Dr. John Sullivan, professor, author, corporate speaker, and advisor, is an internationally known HR thought-leader from the Silicon Valley who specializes in providing bold and high-business-impact talent management solutions.

He’s a prolific author with over 900 articles and 10 books covering all areas of talent management. He has written over a dozen white papers, conducted over 50 webinars, dozens of workshops, and he has been featured in over 35 videos. He is an engaging corporate speaker who has excited audiences at over 300 corporations/ organizations in 30 countries on all six continents. His ideas have appeared in every major business source including the Wall Street Journal, Fortune, BusinessWeek, Fast Company, CFO, Inc., NY Times, SmartMoney, USA Today, HBR, and the Financial Times. In addition, he writes for the WSJ Experts column. He has been interviewed on CNN and the CBS and ABC nightly news, NPR, as well many local TV and radio outlets. Fast Company called him the "Michael Jordan of Hiring," called him “the father of HR metrics,” and SHRM called him “One of the industry's most respected strategists." He was selected among HR’s “Top 10 Leading Thinkers” and he was ranked No. 8 among the top 25 online influencers in talent management. He served as the Chief Talent Officer of Agilent Technologies, the HP spinoff with 43,000 employees, and he was the CEO of the Business Development Center, a minority business consulting firm in Bakersfield, California. He is currently a Professor of Management at San Francisco State (1982 – present). His articles can be found all over the Internet and on his popular website and on He lives in Pacifica, California.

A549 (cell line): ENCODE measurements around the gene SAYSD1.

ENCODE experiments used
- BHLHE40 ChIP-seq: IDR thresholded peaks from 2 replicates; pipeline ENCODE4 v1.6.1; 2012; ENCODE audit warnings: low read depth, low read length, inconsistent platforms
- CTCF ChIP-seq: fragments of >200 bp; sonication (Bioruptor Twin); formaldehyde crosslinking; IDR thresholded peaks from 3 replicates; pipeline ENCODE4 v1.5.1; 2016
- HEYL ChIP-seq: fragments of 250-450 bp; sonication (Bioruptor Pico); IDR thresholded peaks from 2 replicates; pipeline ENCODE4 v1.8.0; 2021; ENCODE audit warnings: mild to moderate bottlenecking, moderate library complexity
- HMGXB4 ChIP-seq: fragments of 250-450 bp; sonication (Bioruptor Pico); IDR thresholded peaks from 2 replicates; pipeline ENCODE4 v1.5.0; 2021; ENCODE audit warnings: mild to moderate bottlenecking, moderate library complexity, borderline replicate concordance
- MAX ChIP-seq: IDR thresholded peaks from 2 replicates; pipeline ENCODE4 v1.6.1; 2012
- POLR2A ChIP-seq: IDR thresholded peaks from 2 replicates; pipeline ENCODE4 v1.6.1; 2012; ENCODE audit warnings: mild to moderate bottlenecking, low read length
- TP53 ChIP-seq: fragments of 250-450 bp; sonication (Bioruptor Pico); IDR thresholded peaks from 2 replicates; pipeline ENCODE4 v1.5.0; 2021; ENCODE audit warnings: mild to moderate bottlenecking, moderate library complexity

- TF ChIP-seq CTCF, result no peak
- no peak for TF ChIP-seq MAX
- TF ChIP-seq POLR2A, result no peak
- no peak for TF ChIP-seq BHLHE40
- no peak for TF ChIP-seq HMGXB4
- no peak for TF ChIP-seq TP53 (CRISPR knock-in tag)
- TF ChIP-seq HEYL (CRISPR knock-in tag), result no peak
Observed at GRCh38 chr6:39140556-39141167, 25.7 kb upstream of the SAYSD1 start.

34 Comments on “Recruiting’s Blunder of Epic Proportions: Ignoring Mobile

  1. John

    Great article! I am based in the UK and I was at mRecruitingCamp to see how North America compared to Europe & the UK in terms of mobile adoption in recruitment.

    My view is that the US and Canada are at a similar stage to the UK and Europe where you only have a handful of companies who truly understand the reasons why mobile should be an essential part of a recruitment strategy and the benefits that mobile offers.

    This means of course that the majority of companies don’t appreciate yet just how much mobile is going to affect them in the coming months and years.

    Successful online businesses like Amazon and eBay recognised early on that they needed a mobile strategy in place to satisfy the increasing demand from their customers.

    However, recruitment has been slow to recognise the needs of their own customers (job seekers) in offering a true mobile experience.

    To help educate Companies and Recruiters understand the role of mobile, and its impact on recruitment going forward, I am running Europe’s second Mobile & Video in Recruitment Conference in London on the 17th November 2011: where we will cover all aspects to consider when putting together a mobile recruiting strategy.

    Mike Taylor

  2. This article is spot on – more and more brands are jumping onto mobile for their m-commerce and marketing, but people forget about other aspects of their web presence – recruitment being a prime example.

    A mobile strategy needs to encompass all devices and understand that a true cross platform experience is required – not just an app that works on an iPhone, for example. You would advertise your jobs on only HP laptops after all – would you?